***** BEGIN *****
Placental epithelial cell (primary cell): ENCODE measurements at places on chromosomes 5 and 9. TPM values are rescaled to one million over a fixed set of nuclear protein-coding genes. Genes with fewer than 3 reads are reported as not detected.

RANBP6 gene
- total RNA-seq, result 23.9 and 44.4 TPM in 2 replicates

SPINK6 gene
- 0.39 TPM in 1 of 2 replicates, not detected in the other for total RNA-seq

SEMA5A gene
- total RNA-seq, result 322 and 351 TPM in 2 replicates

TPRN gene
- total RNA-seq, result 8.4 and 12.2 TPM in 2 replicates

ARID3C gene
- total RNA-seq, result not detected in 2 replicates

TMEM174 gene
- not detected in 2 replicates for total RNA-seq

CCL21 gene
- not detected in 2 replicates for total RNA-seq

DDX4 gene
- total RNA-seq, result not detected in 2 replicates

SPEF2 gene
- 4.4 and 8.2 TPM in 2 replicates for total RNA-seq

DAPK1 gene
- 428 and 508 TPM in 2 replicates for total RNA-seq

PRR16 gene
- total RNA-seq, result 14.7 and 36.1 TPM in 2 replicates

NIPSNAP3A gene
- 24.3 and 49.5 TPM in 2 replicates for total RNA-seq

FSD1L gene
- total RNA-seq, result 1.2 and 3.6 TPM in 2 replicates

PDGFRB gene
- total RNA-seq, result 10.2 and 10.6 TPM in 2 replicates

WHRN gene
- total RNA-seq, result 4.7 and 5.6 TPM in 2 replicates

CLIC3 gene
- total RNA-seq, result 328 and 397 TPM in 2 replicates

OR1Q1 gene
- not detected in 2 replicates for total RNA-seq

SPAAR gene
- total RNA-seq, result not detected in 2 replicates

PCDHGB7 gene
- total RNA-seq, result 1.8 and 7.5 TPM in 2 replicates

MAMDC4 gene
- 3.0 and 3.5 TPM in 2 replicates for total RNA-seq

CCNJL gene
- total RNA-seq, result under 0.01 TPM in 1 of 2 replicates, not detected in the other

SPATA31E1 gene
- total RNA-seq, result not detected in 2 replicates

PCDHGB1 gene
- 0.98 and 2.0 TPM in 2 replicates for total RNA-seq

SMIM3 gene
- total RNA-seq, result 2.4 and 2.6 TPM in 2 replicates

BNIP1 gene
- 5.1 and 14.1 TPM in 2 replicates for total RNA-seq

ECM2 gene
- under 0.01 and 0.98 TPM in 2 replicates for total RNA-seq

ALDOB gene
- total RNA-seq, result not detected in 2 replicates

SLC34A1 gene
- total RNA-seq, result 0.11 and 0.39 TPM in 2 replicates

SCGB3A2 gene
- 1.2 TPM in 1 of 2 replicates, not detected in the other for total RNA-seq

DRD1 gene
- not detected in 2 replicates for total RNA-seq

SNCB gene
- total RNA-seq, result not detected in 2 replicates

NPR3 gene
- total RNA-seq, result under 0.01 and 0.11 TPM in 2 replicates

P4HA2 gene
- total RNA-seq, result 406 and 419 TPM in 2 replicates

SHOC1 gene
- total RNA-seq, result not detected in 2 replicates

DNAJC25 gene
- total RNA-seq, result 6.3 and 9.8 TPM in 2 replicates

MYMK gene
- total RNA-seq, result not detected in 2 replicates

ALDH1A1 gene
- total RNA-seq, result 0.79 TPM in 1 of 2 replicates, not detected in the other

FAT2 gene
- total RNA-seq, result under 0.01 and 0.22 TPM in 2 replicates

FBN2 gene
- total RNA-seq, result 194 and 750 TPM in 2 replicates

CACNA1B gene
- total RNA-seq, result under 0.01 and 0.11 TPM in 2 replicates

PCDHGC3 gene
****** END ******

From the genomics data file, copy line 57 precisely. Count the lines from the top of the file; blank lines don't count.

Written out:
- total RNA-seq, result 0.11 and 0.39 TPM in 2 replicates